Epi-off Versus Epi-on
Dr. Reidy: When a patient undergoes epi-off CXL, he or she typically will have blurry vision and a hazy cornea for approximately a month after surgery. Do epi-on techniques avoid these effects?
Dr. Hatch: The epi-off procedure results in hypertrophy of the epithelium in the first postoperative month. During this time, the keratometry becomes steeper, visual acuity often decreases, and corneal haze is present. Patients also avoid using contact lenses while the cornea heals. Epi-on procedures avoid many of these drawbacks to a greater extent.
The hybrid or transepithelial procedure that I perform is off-label, but it allows patients to return to contact lens use and to see well in the early postoperative period. Some patients even experience better vision early on.
Progression and Failure
Dr. Reidy: In a prospective study, Godefrooij and colleagues3 evaluated 36 pediatric patients with keratoconus (54 eyes) who received up to five years of follow-up. They found disease progression in 22% of patients after epi-off CXL. In an earlier retrospective study, Chatzis and Hafezi4 found an even higher rate of post-CXL progression: 88% in 42 patients (59 eyes) with a mean follow-up of approximately two years.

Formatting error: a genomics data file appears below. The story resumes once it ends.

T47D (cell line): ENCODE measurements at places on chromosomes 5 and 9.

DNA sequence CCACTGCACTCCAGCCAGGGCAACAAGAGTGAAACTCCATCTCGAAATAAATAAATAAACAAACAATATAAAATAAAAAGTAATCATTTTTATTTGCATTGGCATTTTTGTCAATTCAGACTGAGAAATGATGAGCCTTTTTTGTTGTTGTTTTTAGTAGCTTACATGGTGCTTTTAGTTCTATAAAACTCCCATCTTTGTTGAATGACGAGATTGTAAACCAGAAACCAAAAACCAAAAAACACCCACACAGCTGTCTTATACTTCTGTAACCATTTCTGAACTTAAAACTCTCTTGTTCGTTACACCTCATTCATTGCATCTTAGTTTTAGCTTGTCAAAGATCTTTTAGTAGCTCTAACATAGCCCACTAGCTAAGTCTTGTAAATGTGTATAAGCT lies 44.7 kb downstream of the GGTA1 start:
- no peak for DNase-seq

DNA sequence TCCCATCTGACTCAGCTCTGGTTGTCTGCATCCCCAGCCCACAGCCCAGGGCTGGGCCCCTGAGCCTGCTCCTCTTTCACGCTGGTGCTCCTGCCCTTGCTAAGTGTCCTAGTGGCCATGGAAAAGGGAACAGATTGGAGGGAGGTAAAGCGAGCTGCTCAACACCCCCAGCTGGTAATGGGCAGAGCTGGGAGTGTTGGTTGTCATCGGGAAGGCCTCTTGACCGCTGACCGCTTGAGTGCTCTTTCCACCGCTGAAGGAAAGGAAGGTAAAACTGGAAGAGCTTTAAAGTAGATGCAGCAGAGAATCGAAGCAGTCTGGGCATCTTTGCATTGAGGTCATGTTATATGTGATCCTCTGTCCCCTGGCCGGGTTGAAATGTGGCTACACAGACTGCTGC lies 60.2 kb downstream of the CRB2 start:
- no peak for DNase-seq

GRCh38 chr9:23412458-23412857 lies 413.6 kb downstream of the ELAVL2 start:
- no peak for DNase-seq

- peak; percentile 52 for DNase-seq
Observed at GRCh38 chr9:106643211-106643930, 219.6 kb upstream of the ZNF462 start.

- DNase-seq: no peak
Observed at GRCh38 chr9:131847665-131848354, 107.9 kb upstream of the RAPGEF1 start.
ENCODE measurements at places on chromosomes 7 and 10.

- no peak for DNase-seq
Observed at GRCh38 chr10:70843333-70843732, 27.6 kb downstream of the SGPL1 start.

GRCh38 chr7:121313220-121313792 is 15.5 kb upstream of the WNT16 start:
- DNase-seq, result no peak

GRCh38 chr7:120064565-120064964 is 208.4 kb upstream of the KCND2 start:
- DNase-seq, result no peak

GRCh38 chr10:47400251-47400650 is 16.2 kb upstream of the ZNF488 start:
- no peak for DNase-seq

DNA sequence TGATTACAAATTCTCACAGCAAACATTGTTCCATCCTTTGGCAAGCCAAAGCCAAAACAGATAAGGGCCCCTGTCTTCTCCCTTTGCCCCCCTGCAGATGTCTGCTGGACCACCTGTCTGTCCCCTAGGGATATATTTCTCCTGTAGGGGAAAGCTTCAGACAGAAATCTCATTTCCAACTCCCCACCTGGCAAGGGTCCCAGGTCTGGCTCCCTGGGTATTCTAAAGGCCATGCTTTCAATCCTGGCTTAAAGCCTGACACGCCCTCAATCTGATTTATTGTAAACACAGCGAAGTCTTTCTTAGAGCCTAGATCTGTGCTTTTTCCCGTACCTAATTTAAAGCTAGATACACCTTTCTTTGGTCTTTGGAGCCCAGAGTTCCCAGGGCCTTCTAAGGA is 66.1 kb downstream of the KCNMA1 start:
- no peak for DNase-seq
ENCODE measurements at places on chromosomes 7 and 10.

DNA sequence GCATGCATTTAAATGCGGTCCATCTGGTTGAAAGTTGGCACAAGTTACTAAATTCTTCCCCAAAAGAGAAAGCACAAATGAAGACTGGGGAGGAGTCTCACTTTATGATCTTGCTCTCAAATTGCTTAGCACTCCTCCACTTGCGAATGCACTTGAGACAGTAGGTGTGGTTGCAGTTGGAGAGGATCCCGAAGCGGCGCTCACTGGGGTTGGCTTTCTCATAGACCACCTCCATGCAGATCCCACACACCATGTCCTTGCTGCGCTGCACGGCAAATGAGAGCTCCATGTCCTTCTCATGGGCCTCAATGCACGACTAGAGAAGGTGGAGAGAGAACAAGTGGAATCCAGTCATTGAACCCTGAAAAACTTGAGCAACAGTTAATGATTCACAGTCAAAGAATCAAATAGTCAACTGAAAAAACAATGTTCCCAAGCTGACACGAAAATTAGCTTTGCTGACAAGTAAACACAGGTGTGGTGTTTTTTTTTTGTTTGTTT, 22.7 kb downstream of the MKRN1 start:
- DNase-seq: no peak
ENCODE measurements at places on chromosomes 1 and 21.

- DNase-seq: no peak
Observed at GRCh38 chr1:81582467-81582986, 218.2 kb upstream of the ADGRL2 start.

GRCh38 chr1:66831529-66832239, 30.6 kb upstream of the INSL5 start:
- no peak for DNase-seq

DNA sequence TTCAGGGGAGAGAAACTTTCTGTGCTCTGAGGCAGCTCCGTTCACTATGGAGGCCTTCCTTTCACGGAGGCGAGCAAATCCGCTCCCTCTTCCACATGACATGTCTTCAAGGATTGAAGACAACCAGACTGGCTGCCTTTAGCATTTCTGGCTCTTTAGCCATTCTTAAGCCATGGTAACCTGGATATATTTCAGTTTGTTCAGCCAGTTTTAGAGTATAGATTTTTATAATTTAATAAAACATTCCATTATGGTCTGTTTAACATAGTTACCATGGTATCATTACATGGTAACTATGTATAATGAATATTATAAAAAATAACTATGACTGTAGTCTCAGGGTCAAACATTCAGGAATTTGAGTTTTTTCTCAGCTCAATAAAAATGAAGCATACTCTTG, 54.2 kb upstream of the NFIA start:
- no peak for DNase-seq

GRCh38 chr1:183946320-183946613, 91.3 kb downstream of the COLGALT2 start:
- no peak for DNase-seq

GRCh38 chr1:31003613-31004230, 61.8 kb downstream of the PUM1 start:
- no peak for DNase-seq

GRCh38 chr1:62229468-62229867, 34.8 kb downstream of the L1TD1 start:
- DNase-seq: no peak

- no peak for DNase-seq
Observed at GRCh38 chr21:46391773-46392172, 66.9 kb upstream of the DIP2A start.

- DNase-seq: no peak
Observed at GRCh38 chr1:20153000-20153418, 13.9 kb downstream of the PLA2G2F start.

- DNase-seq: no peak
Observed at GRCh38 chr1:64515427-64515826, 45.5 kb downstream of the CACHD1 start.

How frequently do you observe postoperative disease progression in your patients, and what constitutes failure of the procedure?
Dr. Hatch: There are multiple ways to assess progression, such as change in Kmax, worsening topography and thinning, as well as a change in corrective prescription and loss of best-corrected visual acuity. I think it’s crucial that we agree on how we define progression.